The length of the sunspot cycle is a particularly interesting proxy for changes in the sun’s brightness. Chart 2 compares the sunspot cycle length with surface temperatures going back to 17501. The correlation is nearly perfect.

    The second part of the evidence for a solar influence on the climate is as follows. The sun’s magnetic record can be converted to estimated brightness changes, using data from the sun and other sunlike stars, and input to a climate simulation. The results for the sun’s changes are shown in Chart 3 for the years 1880-19932. If the sun has changed brightness in the way the magnetic records have indicated, then changes in sun explain more than half of the variance of the temperature record from 1880-1993. The results for the sun suggest that its brightness changes have had a significant impact on climate change. A brighter sun may be the explanation for a substantial part of, and possibly most of, the 0.5 C global warming observed in the last 100 years.

    My understanding of the universe says that everything revolves around cycles. We don’t always know what causes the cycle to change, but we can observe the cycle.
    Peace Sister

  7. on 27 Aug 2007 at 4:39 pm Jacket

    The universe, and especially planet Earth, is also “in balance” along with cycles. Thus, is it possible that when humans put too much of something (anything “widgets”) into the environment that it throws the whole sequence of existence out of balance? Say the Earth has the ability to clean itself up from the pollutants we spew, what happens when we spew too much and that action cannot take place? Could that cause some problems? I think it could, everything has a breaking point.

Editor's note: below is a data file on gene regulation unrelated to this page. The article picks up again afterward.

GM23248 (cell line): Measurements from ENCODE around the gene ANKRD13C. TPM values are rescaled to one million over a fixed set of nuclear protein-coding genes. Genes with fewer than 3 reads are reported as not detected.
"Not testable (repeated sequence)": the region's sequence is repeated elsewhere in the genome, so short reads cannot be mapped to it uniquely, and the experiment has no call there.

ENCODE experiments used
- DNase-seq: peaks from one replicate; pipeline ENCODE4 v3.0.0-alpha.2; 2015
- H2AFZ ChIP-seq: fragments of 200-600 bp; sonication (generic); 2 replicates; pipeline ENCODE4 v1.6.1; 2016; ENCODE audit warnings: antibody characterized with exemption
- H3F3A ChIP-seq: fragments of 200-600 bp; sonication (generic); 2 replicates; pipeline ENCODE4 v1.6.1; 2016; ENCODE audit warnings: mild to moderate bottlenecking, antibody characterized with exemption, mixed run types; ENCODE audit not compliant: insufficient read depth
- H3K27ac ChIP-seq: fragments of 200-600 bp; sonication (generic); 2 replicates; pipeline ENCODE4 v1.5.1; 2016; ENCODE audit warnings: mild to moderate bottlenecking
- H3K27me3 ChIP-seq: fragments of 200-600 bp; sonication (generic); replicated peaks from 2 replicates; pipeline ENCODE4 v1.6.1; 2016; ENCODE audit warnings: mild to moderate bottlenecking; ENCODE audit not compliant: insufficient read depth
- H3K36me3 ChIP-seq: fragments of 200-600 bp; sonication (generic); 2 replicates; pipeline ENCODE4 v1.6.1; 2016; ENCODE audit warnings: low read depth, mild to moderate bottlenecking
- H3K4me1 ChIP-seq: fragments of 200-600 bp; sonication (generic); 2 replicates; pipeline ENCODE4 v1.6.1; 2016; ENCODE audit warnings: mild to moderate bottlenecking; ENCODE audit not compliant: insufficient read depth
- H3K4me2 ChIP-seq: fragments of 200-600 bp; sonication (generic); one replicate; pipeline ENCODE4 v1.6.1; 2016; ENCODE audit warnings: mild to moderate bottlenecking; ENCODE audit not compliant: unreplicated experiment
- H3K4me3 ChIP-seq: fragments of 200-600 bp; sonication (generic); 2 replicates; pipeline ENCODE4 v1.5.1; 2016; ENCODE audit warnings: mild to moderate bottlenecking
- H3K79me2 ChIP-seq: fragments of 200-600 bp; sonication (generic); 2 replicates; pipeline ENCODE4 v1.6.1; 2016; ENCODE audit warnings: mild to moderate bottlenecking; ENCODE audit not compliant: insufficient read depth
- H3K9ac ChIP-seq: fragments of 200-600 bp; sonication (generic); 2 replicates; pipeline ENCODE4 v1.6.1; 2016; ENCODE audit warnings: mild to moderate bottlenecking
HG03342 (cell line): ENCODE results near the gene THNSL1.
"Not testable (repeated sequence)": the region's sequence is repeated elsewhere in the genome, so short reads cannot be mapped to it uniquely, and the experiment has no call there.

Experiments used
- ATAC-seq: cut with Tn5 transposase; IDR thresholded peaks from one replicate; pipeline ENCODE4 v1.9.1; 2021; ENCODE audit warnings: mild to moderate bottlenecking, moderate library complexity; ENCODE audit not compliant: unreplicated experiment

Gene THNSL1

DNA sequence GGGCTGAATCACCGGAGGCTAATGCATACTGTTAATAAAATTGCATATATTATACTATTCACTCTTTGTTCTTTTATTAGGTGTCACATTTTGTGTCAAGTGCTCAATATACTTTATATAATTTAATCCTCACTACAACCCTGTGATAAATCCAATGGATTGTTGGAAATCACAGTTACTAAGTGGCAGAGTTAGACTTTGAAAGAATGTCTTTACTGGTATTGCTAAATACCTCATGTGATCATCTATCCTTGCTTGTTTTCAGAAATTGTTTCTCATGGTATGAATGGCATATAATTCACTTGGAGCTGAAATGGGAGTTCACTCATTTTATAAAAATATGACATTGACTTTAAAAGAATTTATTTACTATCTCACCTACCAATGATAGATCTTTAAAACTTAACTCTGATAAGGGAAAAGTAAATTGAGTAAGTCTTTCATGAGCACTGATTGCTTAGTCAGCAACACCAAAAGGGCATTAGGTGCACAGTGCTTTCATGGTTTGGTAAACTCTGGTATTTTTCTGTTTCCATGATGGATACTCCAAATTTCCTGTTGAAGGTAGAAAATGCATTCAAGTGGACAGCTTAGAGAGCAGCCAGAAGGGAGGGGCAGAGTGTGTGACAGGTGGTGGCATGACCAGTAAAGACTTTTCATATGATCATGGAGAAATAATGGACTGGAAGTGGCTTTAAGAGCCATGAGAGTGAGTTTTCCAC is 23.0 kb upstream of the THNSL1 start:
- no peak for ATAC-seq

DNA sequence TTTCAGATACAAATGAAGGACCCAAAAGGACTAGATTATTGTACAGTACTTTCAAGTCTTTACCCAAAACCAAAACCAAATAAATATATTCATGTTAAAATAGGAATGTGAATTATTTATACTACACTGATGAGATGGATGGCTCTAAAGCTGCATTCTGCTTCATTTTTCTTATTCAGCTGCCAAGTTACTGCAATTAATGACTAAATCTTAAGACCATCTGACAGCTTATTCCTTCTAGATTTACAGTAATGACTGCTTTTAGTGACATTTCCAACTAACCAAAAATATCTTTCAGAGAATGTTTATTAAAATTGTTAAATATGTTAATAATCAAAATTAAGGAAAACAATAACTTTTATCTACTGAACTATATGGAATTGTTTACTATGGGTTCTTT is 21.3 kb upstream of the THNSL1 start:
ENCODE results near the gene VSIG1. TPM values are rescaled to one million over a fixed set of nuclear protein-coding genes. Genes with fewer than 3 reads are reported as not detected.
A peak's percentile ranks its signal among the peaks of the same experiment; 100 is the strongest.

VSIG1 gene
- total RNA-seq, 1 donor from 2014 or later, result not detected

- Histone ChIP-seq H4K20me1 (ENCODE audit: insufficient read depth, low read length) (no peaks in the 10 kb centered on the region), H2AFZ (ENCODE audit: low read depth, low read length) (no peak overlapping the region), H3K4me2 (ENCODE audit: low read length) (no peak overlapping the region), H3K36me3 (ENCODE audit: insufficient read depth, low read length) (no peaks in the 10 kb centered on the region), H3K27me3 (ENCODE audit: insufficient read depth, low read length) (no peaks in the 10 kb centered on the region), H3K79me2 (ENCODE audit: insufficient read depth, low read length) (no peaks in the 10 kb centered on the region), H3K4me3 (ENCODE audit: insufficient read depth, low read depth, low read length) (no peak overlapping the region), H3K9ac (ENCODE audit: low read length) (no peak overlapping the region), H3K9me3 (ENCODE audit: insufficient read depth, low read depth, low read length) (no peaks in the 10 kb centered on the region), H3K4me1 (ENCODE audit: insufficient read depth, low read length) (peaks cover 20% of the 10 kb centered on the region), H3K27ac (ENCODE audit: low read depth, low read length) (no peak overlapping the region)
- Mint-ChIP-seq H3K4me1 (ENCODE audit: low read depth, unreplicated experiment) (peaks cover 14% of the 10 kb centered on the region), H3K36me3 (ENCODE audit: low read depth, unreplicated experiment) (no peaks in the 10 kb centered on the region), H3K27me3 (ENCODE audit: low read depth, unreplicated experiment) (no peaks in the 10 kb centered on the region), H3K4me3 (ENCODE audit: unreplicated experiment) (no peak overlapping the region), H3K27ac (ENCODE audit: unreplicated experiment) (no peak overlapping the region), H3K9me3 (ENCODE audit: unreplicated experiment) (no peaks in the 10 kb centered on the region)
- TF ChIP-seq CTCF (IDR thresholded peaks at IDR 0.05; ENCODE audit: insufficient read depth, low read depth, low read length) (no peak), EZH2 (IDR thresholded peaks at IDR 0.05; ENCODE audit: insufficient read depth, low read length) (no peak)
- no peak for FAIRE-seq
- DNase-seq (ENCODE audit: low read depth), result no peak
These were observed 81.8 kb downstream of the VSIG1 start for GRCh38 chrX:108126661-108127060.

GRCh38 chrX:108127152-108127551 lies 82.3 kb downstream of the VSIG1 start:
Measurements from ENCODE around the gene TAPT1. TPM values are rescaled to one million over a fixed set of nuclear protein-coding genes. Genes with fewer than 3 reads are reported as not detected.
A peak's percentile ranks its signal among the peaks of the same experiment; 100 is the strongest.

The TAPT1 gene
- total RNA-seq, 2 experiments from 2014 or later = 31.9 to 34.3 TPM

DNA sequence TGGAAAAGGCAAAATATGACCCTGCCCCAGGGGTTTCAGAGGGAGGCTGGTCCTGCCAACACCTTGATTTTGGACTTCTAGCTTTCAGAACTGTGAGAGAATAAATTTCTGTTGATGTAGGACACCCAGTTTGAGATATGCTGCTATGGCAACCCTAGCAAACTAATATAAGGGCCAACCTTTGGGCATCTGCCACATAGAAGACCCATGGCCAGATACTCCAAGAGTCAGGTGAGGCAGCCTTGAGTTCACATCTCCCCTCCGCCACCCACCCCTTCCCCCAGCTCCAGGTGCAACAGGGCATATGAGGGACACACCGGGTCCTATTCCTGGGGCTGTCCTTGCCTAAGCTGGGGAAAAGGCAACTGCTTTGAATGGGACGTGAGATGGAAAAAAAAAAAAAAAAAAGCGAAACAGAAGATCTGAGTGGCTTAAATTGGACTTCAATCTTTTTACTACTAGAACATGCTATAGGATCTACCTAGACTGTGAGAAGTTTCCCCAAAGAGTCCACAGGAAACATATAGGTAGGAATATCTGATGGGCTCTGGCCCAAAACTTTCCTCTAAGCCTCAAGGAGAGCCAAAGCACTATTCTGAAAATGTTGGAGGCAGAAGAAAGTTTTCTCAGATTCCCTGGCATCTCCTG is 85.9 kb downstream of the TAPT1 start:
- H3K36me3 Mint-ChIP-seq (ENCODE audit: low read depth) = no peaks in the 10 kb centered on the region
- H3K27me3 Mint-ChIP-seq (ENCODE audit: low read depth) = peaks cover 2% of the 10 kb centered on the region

8. on 27 Aug 2007 at 5:59 pm Joel

    “My Ph.D. Geologisyt [sic] friend goes nuts if I even bring up the possibility of increased Solor [sic] warming, with no reason behind it. ”

    Punk HP, maybe the reason is that your information is a out of date. Here’s something a bit more recent:

    http://www.livescience.com/environment/060913_sun_warming.html

    “. . . it is always amazing to me, to see how many so called “Academians” get spun into low orbit, because they think that the little people can’t understand the Hockey Stick Curve.”